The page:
Bicycle accessories for the discriminating cyclist


Back in the day, many of us were taught lactic acid is only “a caustic waste product”. That’s not what they teach these days. New York Times health writer Gina Kolata’s May, 2006 article, “Lactic Acid Is Not Muscles’ Foe, It’s Fuel” will help bring you up to date. She quotes University of California, Berkeley’s Dr. George Brooks and Auburn University’s Dr. Bruce Gladden, the top minds on the subject in the U.S., if not the world. You’ll see these names again in several of the clinical research citations below.

Lactate, commonly called lactic acid, is turning out to be seriously amazing stuff. Science no longer regards it as a waste product of anaerobic exercise, as was thought for most of the 20th century. Lactate is now recognized as a key carbohydrate muscle fuel source which muscles produce, exchange and consume both at rest and during exercise. And it’s the primary ingredient in SportLegs. What’s alternately termed the Lactate System or Lactic Acid System is now recognized as the primary source of energy for short-term “sprint” activities. Since most competitive sports are nothing more than sequences of sprint activities, lactate remains a focus of current research. For instance, during exercise, it’s recently come to light that your blood may actually transport more lactate than glucose to fuel muscles (20). At rest and during light exercise, your muscles balance lactate production and consumption, producing just as much lactate as they consume (21). But kicking up the pace upsets the balance:

When you start serious exercise, muscles produce more lactate than they consume (1,2,3,4,5), particularly at altitude (2,6), which is why skiers and mountain bike racers suffer more “burn” than most. This continues until the concentration of lactate in your blood rises enough to signal muscles to stop producing excess lactate (7,8,9,10,11,12,13). Until this happens, a domino effect begins which limits your subsequent performance: Lactate accumulates in muscles; limbs “pump up” and feel heavier. The harder you exercise, the more lactate accumulates (14). Lactate accumulated from flow imbalance quickly becomes acidic (14,15) and even less mobile (16), further exacerbating accumulation. This “Lactic Acidosis” is classically associated with reduced Lactate Threshold, reaching the “burn point” at a lower level of exertion. Muscular strength plummets as well (17,18,19).

How taking SportLegs first helps performance: SportLegs uses lactate, your body’s primary high-exertion muscle fuel, to signal muscles not to overproduce lactate before you even begin exercise. Muscles switch from lactate overproduction to net lactate consumption in response to a rise in blood lactate concentration, regardless of whether blood lactate is raised naturally or from exogenous infusion (7,8,9,10,11,12,13). That’s precisely what SportLegs accomplishes. It’s 86.4% lactate. Taken an hour before exercise, SportLegs raises blood lactate, so you experience exercise with less limb “pump” and heaviness, and improved lactate transfer facilitates a noticeably higher Lactate Threshold. Reduced lactate accumulation means less retention of free radicals and other metabolic wastes in muscle tissues, for faster recovery and less next-day soreness.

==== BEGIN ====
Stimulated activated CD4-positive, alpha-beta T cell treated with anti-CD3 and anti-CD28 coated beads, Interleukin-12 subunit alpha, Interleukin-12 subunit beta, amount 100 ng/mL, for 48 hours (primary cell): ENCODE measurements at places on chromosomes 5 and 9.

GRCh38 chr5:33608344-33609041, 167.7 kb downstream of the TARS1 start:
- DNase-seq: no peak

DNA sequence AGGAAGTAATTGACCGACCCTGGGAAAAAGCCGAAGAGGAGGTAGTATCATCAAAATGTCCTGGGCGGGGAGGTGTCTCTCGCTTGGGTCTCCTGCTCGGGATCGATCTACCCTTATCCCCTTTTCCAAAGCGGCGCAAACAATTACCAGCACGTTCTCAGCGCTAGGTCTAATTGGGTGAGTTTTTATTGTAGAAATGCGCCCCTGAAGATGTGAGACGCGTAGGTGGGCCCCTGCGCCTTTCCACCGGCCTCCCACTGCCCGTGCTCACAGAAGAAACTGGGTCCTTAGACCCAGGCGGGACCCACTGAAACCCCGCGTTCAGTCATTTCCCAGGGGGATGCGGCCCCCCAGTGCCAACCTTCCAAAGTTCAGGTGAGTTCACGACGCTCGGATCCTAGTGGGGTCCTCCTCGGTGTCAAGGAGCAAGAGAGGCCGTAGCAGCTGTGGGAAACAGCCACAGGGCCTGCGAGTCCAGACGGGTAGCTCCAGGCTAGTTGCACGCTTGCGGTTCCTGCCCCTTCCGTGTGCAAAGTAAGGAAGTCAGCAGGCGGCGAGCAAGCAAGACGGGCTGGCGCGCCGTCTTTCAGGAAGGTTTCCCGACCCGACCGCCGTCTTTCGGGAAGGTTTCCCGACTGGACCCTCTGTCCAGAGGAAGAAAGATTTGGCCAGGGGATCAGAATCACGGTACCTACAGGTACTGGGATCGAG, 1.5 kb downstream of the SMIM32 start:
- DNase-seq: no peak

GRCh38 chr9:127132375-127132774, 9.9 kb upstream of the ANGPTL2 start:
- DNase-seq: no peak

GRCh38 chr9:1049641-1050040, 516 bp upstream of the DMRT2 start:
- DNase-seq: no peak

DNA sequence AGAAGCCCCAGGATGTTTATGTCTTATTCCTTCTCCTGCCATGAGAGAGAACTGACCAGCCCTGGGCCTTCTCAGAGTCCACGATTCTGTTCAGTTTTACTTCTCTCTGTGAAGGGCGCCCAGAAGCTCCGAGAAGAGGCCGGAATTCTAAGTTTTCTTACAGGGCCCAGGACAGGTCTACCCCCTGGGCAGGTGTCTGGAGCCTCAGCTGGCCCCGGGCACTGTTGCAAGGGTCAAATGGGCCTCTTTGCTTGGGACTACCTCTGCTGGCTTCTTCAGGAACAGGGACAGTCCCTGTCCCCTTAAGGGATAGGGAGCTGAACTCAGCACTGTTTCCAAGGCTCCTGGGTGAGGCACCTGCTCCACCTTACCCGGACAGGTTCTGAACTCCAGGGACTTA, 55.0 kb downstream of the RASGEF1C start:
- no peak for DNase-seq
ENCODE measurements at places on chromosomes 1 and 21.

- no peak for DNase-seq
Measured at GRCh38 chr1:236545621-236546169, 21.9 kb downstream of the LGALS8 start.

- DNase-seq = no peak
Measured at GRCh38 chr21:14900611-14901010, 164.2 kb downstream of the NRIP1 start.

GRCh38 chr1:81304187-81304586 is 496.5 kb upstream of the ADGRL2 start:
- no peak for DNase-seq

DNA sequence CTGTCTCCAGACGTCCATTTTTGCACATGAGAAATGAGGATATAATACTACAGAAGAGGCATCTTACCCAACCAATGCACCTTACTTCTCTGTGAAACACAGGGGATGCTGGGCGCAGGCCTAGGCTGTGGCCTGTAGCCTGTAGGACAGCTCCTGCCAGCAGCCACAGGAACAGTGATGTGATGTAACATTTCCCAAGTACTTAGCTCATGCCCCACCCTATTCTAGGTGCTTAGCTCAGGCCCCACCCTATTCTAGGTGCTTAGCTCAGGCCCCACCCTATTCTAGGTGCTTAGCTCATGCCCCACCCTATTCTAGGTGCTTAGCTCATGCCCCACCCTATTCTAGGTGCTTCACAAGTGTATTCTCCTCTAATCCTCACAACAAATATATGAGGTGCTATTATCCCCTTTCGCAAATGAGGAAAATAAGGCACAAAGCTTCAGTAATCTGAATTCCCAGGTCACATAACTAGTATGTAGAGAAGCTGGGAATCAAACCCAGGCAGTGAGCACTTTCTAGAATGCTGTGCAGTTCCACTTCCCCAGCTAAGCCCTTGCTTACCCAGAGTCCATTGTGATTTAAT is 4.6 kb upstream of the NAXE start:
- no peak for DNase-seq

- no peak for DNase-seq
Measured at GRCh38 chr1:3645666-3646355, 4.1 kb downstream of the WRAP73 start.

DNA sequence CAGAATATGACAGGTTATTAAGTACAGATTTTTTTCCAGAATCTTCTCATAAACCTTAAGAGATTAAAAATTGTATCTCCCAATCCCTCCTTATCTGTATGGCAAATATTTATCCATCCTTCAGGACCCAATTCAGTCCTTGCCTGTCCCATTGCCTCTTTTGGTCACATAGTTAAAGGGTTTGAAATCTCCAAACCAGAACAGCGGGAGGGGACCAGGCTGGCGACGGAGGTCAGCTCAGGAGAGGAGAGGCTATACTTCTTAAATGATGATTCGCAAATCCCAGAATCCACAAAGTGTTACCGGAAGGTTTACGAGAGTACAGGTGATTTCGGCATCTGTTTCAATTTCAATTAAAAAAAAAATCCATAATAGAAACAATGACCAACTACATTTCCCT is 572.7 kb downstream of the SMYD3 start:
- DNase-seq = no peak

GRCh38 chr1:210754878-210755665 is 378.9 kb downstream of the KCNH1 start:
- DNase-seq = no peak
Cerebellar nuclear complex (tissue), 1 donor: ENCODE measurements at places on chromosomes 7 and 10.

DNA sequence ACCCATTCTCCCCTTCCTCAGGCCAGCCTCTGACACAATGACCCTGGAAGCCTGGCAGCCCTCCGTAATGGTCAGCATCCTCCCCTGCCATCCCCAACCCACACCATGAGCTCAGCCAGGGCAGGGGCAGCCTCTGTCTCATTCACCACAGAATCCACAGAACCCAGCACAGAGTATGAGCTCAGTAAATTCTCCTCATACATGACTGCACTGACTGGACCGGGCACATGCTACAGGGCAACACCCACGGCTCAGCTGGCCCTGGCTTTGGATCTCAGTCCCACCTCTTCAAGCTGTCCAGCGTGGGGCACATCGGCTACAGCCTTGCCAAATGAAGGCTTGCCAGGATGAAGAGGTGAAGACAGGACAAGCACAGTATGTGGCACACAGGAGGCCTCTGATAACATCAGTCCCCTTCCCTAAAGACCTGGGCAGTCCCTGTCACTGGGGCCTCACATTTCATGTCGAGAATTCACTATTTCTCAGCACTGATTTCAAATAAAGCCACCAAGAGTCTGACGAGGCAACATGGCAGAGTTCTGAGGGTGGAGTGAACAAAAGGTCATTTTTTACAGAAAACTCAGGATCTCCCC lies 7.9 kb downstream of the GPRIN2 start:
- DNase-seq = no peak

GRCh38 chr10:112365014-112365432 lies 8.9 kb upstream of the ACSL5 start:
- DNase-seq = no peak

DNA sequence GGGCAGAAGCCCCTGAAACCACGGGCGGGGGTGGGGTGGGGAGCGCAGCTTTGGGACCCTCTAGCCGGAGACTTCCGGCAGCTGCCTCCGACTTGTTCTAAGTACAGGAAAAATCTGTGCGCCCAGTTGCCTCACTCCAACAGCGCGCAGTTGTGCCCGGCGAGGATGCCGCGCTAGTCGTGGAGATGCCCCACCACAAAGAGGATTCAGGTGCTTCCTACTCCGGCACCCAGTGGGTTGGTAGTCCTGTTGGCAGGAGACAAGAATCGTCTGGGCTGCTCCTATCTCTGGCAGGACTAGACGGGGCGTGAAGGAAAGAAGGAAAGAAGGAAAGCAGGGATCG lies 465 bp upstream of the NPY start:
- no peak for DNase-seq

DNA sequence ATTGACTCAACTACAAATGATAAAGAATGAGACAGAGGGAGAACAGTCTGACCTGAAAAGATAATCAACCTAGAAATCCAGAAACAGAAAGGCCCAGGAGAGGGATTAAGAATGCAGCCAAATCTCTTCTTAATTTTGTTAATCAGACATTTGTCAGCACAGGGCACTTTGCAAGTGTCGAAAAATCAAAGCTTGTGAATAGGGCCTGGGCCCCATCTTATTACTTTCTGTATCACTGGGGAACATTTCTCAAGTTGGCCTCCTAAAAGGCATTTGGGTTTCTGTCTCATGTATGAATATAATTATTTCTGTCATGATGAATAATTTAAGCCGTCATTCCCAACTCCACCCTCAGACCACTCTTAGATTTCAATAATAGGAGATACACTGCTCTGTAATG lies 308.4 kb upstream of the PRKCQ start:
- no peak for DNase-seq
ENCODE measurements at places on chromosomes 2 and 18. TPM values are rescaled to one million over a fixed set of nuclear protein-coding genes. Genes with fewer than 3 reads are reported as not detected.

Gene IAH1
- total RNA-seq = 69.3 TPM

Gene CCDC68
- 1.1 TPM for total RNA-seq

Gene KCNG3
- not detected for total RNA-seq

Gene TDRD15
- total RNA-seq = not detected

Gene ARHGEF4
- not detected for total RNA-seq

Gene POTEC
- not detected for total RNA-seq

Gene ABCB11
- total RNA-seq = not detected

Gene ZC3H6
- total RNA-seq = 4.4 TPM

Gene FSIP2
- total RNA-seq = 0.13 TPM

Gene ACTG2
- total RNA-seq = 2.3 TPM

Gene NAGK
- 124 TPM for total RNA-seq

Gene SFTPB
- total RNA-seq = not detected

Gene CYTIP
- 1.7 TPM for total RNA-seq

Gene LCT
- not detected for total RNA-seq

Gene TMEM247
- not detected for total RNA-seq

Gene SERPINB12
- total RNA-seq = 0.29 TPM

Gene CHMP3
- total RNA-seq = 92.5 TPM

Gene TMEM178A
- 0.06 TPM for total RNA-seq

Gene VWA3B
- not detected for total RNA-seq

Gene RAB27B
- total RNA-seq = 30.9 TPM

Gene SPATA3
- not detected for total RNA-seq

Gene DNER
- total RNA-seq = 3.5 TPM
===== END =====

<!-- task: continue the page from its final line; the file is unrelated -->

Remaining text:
How taking SportLegs afterward helps recovery: “Because lactate is combusted [metabolized] as an acid (C3H6O3), not an anion (C3H5O3), the combustion of an externally supplied salt of lactic acid, CHO3H5O3- + H+ + 3O2 ¨ 3H2O + 3CO2 effects the removal of the proton taken up during endogenous lactic acid production (Gladden, L. B. and J. W. Yates, J Appl Physiol 54:1254-1260, 1983). A side benefit of alkalizing the plasma by feeding lactate would be to enhance movement (efflux) of lactic acid from active muscles into plasma, a process which is inhibited by low (relative to muscle) blood pH. (Brooks, G. A. and D. A. Roth, Med Sci Sports Exerc 21(2):S35-207, 1989; Roth, D. A. and G. A. Brooks, Med Sci Sports Exerc 21(2):S35-206, 1989). Moreover, maintenance of a more normal blood pH during strenuous exercise would decrease the performer’s perceived level of exertion. The conversion of lactate to glucose in the liver and kidneys also has alkalizing effects by removing two protons for each glucose molecule formed, 2C3H5O3 + 2H+ ¨ C6H12O6. Thus, whether by oxidation or conversion to glucose, clearance of exogenously supplied lactate lowers the body concentration of H+, raising pH.”(22)

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